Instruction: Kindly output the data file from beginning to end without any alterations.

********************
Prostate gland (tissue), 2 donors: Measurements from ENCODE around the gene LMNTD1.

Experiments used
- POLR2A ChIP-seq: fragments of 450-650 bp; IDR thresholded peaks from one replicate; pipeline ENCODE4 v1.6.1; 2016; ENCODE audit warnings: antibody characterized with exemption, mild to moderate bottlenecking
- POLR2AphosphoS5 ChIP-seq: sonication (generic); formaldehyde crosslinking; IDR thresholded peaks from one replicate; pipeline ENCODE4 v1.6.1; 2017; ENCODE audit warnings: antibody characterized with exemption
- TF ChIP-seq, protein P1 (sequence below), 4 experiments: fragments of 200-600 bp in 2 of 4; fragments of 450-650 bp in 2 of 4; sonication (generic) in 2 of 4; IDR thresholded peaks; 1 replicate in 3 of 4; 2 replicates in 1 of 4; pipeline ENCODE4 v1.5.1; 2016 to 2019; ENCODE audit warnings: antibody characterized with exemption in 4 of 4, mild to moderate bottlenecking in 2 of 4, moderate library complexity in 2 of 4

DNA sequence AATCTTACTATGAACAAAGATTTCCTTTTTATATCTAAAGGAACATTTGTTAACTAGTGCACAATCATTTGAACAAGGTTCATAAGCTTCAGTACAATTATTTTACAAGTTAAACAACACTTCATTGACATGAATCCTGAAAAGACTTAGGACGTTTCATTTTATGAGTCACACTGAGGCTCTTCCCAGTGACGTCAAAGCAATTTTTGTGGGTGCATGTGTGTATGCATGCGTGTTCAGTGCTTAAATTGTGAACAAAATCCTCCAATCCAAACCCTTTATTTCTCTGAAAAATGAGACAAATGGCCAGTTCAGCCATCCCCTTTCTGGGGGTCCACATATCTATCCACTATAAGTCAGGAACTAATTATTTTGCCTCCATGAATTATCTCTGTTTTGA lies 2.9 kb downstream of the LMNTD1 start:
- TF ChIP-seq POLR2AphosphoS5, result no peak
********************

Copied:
Prostate gland (tissue), 2 donors: Measurements from ENCODE around the gene LMNTD1.

Experiments used
- POLR2A ChIP-seq: fragments of 450-650 bp; IDR thresholded peaks from one replicate; pipeline ENCODE4 v1.6.1; 2016; ENCODE audit warnings: antibody characterized with exemption, mild to moderate bottlenecking
- POLR2AphosphoS5 ChIP-seq: sonication (generic); formaldehyde crosslinking; IDR thresholded peaks from one replicate; pipeline ENCODE4 v1.6.1; 2017; ENCODE audit warnings: antibody characterized with exemption
- TF ChIP-seq, protein P1 (sequence below), 4 experiments: fragments of 200-600 bp in 2 of 4; fragments of 450-650 bp in 2 of 4; sonication (generic) in 2 of 4; IDR thresholded peaks; 1 replicate in 3 of 4; 2 replicates in 1 of 4; pipeline ENCODE4 v1.5.1; 2016 to 2019; ENCODE audit warnings: antibody characterized with exemption in 4 of 4, mild to moderate bottlenecking in 2 of 4, moderate library complexity in 2 of 4

DNA sequence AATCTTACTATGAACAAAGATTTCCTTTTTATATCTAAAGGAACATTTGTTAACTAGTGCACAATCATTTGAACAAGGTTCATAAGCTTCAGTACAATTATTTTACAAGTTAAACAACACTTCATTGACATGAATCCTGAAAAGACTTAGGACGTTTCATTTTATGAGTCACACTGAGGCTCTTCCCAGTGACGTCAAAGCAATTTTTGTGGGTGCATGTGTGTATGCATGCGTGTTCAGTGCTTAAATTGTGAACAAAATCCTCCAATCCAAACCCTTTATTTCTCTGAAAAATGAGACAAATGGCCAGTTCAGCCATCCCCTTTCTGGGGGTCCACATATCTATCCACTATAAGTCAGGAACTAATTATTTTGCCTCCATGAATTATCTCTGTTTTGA lies 2.9 kb downstream of the LMNTD1 start:
- TF ChIP-seq POLR2AphosphoS5, result no peak